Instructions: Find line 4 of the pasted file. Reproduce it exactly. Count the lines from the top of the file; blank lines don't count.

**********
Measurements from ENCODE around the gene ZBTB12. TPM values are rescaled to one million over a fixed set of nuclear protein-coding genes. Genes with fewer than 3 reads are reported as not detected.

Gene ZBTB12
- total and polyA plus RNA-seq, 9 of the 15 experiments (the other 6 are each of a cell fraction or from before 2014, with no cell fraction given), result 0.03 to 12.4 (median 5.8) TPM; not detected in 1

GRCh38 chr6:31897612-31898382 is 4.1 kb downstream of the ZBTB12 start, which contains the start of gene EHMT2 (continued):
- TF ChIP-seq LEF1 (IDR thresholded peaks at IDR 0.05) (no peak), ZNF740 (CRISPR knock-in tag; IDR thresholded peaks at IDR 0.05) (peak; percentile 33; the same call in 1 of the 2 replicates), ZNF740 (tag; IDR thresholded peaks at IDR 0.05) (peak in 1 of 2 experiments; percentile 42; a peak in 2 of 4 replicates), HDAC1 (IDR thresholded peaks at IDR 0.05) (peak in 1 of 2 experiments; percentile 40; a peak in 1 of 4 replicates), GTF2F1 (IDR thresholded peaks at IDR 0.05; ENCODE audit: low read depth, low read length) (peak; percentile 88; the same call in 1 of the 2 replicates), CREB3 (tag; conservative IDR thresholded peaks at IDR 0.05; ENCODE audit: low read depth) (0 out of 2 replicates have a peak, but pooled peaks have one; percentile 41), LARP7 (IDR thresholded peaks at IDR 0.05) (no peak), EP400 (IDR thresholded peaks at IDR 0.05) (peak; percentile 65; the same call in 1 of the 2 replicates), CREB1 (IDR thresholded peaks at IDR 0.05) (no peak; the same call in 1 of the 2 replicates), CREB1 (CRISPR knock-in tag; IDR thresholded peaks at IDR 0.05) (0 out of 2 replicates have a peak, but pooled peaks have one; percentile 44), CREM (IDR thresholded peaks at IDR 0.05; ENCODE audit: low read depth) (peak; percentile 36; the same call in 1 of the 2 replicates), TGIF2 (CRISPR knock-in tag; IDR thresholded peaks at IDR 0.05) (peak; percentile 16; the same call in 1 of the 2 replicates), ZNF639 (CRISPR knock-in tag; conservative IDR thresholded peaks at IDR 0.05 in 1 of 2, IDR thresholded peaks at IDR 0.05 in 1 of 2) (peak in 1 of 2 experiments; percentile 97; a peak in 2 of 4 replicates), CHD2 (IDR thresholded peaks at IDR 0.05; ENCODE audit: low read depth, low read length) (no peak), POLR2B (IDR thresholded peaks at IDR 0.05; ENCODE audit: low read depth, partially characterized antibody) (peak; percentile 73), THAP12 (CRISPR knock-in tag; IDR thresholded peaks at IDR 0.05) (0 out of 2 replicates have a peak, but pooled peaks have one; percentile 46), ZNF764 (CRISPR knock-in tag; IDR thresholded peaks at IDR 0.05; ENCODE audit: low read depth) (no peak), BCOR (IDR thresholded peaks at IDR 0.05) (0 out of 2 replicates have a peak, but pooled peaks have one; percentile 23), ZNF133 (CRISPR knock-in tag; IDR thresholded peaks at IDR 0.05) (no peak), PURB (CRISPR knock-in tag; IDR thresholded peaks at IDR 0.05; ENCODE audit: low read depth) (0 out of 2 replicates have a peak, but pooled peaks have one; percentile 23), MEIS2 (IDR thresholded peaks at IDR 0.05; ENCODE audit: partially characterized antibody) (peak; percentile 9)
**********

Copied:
GRCh38 chr6:31897612-31898382 is 4.1 kb downstream of the ZBTB12 start, which contains the start of gene EHMT2 (continued):